that of AF1's AV-8).
- Like the planes, only 3 pilots have returned from AF1.  Two of them still fly
the same planes, but Keaton has moved on to the F-117.  And of course, the
other 5 pilots are newcomers.
- The 5 pilots from AF1 aren't completely gone, though.  They make cameo
appearances in some endings in this game ;)
- In AF1, both players are forced to play two planes from the same country.
Not here in AF2; both players can now select any two planes, the only limit
being that both can't pick the same plane.  This allows for many two-plane
combinations, and many two-player joint endings as well.
- AF2 has 10 stages, more than AF1's 8.  And you play through them all too,
unlike in AF1 where you only play 7 out of its 8 stages.
- This game has a lot of new enemies and bosses, but there are also familiar
enemies from AF1 (choppers, tanks, jets, and more; and of course, small
versions of some of AF1's bosses show up too).
- In AF1, collecting currency nets you 1000 points.  Now in AF2, you can get up
to 10000 points depending on where you collect the currency on the screen; the
higher it is, the more points it'll give.  Also, currency changes from stage to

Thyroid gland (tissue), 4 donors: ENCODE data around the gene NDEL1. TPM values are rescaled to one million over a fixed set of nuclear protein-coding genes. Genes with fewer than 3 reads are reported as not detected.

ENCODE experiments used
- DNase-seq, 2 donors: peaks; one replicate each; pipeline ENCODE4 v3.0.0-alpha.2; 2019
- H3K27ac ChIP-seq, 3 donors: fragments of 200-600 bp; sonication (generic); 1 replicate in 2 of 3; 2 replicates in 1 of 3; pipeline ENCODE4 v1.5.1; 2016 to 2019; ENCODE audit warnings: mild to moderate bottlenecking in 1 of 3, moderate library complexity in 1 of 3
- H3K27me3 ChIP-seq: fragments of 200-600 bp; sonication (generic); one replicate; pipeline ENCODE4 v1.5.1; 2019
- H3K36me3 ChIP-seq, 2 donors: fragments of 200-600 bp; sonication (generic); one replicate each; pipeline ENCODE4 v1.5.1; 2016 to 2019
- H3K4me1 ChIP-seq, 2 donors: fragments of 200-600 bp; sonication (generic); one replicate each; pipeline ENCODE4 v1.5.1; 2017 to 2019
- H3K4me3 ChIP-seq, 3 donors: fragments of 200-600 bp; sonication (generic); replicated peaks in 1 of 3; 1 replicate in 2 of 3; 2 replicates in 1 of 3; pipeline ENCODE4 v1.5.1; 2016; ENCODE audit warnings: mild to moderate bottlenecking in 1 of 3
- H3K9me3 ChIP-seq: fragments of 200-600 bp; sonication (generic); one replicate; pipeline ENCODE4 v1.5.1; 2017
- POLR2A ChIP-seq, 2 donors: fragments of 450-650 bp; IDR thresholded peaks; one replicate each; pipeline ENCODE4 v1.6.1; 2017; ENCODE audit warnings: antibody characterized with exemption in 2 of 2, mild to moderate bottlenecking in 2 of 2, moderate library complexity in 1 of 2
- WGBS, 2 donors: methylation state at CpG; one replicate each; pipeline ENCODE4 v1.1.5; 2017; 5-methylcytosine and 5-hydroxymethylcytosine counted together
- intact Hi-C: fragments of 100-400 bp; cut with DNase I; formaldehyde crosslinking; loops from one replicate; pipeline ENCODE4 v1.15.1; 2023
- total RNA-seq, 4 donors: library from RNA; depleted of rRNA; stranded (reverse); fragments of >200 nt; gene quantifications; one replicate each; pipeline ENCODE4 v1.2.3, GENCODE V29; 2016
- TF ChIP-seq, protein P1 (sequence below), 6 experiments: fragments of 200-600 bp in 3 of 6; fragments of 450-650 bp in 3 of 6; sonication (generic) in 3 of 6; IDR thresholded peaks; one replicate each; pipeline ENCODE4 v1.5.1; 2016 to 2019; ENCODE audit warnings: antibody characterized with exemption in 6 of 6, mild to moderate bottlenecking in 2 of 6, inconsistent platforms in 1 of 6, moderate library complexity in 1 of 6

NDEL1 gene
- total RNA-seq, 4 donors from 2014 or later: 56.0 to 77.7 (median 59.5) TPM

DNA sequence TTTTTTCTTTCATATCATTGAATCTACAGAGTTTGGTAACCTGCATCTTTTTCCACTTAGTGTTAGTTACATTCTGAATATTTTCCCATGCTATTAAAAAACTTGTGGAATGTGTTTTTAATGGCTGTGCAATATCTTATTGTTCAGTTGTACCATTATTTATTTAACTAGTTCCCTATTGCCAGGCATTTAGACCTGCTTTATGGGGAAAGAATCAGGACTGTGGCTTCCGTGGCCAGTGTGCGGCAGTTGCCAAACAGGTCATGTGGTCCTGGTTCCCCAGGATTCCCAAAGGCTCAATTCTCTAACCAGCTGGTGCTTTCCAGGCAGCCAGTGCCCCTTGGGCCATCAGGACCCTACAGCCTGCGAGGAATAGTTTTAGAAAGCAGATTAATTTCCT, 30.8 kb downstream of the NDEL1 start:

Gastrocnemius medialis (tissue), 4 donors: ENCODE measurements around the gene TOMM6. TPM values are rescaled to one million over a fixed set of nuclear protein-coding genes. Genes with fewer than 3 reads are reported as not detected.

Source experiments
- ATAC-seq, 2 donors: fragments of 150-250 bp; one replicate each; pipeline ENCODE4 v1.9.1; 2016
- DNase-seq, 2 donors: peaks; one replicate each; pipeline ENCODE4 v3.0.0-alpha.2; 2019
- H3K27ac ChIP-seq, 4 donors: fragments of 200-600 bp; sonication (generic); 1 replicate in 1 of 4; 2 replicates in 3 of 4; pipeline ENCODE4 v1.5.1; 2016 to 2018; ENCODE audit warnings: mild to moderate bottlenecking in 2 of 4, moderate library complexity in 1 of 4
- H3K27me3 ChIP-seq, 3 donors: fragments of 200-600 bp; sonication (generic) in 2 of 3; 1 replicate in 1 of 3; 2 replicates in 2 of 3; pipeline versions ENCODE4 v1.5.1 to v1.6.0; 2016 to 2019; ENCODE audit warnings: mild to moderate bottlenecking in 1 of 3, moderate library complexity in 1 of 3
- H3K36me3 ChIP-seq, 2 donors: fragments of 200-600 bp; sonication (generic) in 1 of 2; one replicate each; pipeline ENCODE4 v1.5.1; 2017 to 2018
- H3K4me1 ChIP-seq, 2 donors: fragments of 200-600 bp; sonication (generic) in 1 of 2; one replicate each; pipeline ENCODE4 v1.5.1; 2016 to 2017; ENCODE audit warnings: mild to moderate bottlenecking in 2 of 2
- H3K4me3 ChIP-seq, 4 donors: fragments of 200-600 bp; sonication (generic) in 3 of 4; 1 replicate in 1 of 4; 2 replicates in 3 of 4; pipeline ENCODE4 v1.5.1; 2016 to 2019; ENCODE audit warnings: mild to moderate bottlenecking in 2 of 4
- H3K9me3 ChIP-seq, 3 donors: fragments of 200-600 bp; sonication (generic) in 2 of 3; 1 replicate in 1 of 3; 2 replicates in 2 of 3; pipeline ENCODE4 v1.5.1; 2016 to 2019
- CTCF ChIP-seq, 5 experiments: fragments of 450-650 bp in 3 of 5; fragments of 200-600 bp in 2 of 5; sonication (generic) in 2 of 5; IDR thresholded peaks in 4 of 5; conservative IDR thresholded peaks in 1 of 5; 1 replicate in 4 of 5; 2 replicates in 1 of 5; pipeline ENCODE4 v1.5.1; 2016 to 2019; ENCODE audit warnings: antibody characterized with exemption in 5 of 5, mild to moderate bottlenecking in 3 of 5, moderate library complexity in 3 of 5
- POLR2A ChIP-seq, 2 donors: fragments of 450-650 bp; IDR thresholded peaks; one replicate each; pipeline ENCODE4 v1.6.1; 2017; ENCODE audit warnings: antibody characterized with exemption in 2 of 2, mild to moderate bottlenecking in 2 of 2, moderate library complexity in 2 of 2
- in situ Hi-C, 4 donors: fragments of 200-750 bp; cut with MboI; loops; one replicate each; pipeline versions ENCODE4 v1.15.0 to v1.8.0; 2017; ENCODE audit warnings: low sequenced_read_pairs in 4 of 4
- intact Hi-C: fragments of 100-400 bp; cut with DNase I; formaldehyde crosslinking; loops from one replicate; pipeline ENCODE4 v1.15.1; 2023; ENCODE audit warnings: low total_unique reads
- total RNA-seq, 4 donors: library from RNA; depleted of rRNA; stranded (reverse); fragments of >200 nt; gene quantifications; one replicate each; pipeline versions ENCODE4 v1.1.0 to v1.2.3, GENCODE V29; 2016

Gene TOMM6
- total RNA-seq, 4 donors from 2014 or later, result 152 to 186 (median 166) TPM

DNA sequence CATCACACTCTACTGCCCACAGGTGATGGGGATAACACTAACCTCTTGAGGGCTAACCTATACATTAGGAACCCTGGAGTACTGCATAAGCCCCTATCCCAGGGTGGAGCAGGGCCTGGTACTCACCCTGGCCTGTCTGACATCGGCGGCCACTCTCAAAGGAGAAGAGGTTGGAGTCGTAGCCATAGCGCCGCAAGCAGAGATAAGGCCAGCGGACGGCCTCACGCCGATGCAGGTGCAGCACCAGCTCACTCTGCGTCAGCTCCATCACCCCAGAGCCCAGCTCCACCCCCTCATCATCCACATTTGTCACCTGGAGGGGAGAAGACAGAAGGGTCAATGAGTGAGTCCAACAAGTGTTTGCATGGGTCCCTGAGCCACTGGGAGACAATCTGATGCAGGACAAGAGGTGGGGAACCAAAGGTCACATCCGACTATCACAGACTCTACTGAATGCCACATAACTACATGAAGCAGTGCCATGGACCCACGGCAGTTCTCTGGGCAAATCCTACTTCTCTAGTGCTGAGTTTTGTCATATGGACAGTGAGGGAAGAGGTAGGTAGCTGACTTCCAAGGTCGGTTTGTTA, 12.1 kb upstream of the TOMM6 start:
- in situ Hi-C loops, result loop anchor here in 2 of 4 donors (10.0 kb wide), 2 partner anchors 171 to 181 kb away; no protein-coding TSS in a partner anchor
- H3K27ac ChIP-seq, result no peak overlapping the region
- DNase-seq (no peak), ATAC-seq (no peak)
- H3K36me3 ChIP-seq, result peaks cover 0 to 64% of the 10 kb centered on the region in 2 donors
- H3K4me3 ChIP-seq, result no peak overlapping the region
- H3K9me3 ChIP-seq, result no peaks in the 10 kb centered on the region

stage; different from AF1 where currency changes from plane to plane.

And there you have it, the lowdown on this arcade game.  I hope that you found
the info in this FAQ useful; or at least, you found this FAQ to be a nice read.

If you wish to contact me (the author) about this FAQ or anything else, just
e-mail me at: <>

Thanks for reading this FAQ :)


Military Analysis Network, Wikipedia, Allen Rockwell's Aviation Site, Air Force
Technology, Air Vectors
- Various info on the real life planes that are featured in this game.

Destroy All Monsters
- Scans and info on the game Aero Fighters Special/Sonic Wings Special.

- Provided info on the whole Steve/Angela thing.

Gemant and his Neo-Geo Super Tricks Guide (Italian)
- Provided info on the game's really super secret stuff.

- Provided the staff lists of Aero Fighters and Gunbird.
- A kickass website and community about shmups :)


v1.02 (01/06/2004)
- Added more info on the ghost final boss, and new info on a very rare final
- Added the Special Appearances section in Miscellaneous.

v1.01 (11/25/2003)
- Added info on the Rafale's pilot, Steve.
- Added full names for some of the planes' pilots.

v1.0  (11/14/2003)
- Initial release.

Aero Fighters 2 FAQ (arcade)                                 v1.02 (01/06/2004)